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Lahul and Spiti




Page: 23/27

Hindu Books > Temples And Legends of India > Temples And Legends of Himachal Pradesh > Lahul and Spiti

Temples And Legends Of Himachal Pradesh

Page22

According to one belief the object of putting on masks of grotesqueappearance is to give an. idea to the spectators of the types of dread monsters who are met by the soul after it quits the earthly plane. These masks are made after many imaginative figures of monsters, dragons, beasts, devils, imps, spirits and skeletons. The departed soul is frightened and perplexed by these terrifying figures and then the lama or some saint appears to protect it and guide it to a safe end. The theory obviously is an attempt to establish the supremacy of priesthood over temporal power and command allegiance from simple god-fearing common folk.

Another belief is that the lamas put on these masks to combat malignant spirits. The figures with demoniac appearances are the terrifying defenders of religion or righteousness and also stand for the horrifying aspects of the Bodhisattvas. Apart from what the popular belief goes, there is some meaning in these plays, which the initiates well understand. Killing the evil king is only an allegory, the real meaning is "Killing of one's own self." The dancers appear in eight different masks or there may be more but then they will be grouped in eight’s. These krodha or horrifying manifestations of the eight great Bodhisattvas helps the monks to acquire the highest insight.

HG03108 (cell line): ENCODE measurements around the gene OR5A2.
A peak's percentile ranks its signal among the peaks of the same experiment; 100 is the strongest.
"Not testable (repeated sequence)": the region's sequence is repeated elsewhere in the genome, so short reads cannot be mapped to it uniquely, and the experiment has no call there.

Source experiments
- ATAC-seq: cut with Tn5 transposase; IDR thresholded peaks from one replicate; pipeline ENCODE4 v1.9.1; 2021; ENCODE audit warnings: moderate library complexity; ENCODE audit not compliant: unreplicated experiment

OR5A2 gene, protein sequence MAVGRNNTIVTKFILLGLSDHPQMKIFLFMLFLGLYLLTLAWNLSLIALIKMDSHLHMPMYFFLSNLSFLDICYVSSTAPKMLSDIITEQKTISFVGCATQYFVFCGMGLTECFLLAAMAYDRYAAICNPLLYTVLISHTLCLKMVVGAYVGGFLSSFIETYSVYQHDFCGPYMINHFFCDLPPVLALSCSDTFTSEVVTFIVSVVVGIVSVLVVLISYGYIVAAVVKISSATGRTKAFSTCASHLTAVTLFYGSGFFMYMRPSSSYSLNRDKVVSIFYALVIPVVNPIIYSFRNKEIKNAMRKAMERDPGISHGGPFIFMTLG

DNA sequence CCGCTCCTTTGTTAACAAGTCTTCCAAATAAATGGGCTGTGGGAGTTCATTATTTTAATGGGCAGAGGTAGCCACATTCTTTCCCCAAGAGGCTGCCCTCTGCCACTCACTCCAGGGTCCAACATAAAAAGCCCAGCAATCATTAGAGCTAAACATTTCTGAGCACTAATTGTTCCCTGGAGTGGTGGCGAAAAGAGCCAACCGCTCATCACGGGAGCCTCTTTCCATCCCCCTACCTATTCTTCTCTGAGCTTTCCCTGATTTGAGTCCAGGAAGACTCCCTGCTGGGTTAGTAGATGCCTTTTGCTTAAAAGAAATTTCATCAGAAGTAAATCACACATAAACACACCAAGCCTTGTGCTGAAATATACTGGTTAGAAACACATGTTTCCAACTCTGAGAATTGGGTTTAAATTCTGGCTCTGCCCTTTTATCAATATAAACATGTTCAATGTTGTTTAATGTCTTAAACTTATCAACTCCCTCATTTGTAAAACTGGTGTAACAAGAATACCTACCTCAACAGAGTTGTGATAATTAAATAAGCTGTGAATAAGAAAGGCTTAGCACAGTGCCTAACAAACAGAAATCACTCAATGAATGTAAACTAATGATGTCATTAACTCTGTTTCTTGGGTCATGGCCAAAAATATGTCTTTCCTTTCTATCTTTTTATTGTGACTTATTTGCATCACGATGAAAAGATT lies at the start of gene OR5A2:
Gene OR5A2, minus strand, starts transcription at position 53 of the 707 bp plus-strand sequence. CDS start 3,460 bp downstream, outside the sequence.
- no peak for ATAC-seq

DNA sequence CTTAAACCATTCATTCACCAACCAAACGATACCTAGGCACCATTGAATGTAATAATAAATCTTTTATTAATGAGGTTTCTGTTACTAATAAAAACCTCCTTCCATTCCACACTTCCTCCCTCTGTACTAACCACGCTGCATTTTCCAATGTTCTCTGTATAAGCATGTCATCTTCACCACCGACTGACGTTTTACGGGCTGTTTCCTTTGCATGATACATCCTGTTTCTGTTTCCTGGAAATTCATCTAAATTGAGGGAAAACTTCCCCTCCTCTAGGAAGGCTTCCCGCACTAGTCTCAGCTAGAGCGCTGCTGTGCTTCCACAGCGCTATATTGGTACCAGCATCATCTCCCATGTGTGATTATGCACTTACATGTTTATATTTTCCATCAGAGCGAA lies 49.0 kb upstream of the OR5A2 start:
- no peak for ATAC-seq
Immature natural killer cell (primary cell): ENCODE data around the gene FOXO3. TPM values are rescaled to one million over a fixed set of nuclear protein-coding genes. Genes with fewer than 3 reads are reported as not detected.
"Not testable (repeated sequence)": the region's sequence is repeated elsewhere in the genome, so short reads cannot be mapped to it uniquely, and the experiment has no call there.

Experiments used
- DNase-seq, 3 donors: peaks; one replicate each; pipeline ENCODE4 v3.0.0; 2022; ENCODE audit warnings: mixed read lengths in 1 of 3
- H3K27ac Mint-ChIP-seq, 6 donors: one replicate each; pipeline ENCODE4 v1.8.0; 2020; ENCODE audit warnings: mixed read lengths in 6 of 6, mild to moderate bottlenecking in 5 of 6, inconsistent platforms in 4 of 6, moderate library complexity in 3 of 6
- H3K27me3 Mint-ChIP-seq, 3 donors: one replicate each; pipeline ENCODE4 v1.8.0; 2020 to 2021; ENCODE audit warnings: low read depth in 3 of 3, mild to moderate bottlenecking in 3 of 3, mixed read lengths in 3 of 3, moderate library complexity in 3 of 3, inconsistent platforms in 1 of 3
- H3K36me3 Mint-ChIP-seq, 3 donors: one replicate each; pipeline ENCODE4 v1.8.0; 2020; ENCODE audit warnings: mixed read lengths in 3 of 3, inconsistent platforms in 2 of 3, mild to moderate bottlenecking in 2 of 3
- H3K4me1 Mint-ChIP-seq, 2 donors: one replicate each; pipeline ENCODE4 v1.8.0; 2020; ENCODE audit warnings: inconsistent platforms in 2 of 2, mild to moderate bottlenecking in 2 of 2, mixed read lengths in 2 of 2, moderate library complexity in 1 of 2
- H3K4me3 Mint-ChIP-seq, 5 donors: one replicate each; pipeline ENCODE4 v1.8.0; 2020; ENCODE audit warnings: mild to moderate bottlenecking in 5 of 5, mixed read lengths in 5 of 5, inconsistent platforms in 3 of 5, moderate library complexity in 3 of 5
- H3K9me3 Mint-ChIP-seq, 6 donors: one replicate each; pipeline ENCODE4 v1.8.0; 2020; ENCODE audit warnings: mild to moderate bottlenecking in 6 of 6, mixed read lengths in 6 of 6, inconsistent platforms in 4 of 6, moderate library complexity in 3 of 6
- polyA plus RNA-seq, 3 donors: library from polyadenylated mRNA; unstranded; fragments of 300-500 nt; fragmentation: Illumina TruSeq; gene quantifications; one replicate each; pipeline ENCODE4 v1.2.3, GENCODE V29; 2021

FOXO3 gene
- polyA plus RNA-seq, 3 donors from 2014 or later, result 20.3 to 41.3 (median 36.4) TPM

A cloverleaf blade often topped by the head of a khyung (garuda) bird is a very typical ritual attribute called phurbu. It is one of the most important weapons of tantric deities used by the lamas for exorcising evil spirits or pinning down evil demons. This magic dagger is either made of wood, preferably khadira, or steel or even cast in bronze. Phurbus come invariably in use during ritual masked dance. During the tantric ceremonial the devil is summoned up and a spell is cast on him. It is with the phurbu that he is held fast.




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